The Case of the Missing Corot

New Yorker Thomas Doyle pleaded guilty on Monday to wire fraud in the $880,000 deal of a Jean-Baptiste-Camille Corot painting,

New Yorker Thomas Doyle pleaded guilty on Monday to wire fraud in the $880,000 deal of a Jean-Baptiste-Camille Corot painting, according to Courthouse News Service. Mr. Doyle inflated the price of the painting to an un-named victim, saying they could have it for $1.1 million. Mr. Doyle contributed $220,000 for a 20 percent share. He then claimed falsely that there was another potential buyer willing to shell out $1.7 million for the painting.

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Prosecutors said there was no second buyer and Doyle had purchased the painting for $775,000. According to the New York Times, an appraiser said the painting would sell at auction in the range of $500,000 to $700,000

Mr. Doyle, 53, will be sentenced on October 11 and has agreed to return the $880,000 as well as—and here it gets a bit strange—a 1993 Ferrari.

Corot’s painting has a history like something out of a Sherlock Holmes novel, and it all centers around Mr. Doyle. Last year one of the painting’s co-owners along with Mr. Doyle, Kristyn Trudgeon, sued her sales agent, James Carl Haggerty over the disappearance of the Corot masterpiece. Mr. Haggerty took the painting to Mark Hotel in Manhattan so it could be examined by a potential buyer. Upon arriving home, the painting had gone missing. On security tapes, Mr. Haggerty stumbles out of the hotel at 12:50 am with the painting, noticeably intoxicated. A security camera at his apartment building shows him arriving at 2:30 am without the Corot. Ms. Trudgeon dropped her complaint against Mr. Haggerty after realizing that Mr. Doyle was a convicted art thief. Apparently, she saw his mug shot and recognized him as her co-owner. The painting was later found by a doorman in a bush across the street from, of all places, the Metropolitan Museum of Art. By this time, Mr. Doyle had been indicted on wire fraud charges. The Daily Mail reported that Ms. Trudgeon and Mr. Doyle were romantically involved.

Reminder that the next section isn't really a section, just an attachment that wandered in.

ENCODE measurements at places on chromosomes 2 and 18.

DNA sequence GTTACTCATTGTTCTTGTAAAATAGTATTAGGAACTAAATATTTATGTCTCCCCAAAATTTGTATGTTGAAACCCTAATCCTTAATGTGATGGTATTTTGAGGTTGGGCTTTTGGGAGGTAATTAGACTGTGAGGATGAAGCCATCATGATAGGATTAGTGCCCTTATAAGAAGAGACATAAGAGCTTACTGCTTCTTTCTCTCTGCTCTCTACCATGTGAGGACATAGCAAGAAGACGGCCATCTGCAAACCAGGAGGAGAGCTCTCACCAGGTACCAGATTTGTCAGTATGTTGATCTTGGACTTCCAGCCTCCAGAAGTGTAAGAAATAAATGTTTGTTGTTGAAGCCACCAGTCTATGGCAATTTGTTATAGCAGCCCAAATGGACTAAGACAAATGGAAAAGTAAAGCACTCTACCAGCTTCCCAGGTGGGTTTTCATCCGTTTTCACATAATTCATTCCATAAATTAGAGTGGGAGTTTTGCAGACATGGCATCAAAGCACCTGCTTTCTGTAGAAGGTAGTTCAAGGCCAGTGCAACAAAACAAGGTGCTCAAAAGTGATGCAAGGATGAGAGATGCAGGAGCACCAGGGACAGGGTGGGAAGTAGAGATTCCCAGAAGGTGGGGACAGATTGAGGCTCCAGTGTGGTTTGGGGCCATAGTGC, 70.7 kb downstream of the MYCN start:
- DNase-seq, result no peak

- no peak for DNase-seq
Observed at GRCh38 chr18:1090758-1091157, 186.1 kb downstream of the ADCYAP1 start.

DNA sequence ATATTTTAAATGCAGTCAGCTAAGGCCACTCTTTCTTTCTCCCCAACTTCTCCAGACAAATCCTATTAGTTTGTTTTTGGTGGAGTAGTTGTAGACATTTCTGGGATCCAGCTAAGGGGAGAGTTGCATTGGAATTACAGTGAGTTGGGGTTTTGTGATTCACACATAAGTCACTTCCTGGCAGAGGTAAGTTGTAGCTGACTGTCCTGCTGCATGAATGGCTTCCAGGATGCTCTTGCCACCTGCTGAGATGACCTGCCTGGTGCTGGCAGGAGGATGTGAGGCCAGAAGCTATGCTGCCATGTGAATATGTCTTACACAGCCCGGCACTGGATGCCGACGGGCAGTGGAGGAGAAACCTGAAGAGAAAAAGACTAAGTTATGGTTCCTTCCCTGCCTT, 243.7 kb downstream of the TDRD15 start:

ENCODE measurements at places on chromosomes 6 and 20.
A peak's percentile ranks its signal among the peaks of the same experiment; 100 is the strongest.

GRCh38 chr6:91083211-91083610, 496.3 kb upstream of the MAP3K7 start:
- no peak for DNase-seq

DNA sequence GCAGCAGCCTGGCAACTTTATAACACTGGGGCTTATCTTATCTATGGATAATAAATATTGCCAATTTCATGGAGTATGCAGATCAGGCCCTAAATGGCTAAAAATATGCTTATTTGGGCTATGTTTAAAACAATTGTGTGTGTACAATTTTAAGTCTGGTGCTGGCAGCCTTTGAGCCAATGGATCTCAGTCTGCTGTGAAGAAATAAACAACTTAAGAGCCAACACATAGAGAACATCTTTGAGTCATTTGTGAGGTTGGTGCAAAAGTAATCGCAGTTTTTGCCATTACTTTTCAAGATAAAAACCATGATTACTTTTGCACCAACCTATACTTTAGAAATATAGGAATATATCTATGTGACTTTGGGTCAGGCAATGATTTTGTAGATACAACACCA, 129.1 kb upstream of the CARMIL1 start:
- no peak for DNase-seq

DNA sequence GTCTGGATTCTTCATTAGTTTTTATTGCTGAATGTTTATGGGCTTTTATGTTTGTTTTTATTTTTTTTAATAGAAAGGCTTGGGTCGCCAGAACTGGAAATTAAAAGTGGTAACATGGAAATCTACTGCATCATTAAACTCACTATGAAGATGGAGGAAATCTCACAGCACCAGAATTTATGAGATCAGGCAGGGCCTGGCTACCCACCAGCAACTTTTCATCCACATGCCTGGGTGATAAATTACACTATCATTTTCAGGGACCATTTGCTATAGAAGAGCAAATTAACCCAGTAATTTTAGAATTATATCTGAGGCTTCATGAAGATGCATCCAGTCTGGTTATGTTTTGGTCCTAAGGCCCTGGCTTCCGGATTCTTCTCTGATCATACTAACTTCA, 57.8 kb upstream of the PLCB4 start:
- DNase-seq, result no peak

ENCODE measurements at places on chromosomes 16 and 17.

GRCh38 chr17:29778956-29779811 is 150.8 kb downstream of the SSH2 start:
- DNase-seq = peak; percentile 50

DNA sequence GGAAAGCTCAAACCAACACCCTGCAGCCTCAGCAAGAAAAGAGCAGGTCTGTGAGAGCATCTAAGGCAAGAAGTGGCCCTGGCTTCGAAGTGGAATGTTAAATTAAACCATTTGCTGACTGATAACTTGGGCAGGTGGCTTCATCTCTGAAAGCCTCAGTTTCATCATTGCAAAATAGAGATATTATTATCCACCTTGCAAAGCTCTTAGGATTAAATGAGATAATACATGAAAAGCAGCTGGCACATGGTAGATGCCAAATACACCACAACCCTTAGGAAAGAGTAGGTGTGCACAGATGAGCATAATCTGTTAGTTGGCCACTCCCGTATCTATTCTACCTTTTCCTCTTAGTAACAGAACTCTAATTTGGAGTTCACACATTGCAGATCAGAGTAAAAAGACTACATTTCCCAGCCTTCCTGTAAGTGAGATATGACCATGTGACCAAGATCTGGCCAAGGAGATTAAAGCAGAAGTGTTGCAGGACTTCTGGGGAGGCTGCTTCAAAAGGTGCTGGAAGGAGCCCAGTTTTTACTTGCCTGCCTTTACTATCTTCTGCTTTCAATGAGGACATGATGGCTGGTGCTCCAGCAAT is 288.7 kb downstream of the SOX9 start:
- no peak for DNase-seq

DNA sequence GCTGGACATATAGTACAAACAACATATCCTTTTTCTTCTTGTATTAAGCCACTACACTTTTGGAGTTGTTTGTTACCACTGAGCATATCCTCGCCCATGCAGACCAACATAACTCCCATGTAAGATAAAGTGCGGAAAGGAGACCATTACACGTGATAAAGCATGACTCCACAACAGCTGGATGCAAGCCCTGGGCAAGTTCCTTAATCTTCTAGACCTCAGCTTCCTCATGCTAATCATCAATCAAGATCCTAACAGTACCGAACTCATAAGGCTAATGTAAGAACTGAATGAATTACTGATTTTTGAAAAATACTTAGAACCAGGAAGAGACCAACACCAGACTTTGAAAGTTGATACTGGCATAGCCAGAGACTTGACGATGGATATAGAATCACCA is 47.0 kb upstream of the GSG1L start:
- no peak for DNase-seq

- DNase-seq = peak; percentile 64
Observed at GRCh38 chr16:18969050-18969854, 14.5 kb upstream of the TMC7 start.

Mr. Doyle’s criminal record, according to the Times, includes grand larceny in the third degree. In 2007, he pleaded guilty in the theft of a Degas sculpture, for which he served time in prison. He faces up to 20 years for all this mess.

The Case of the Missing Corot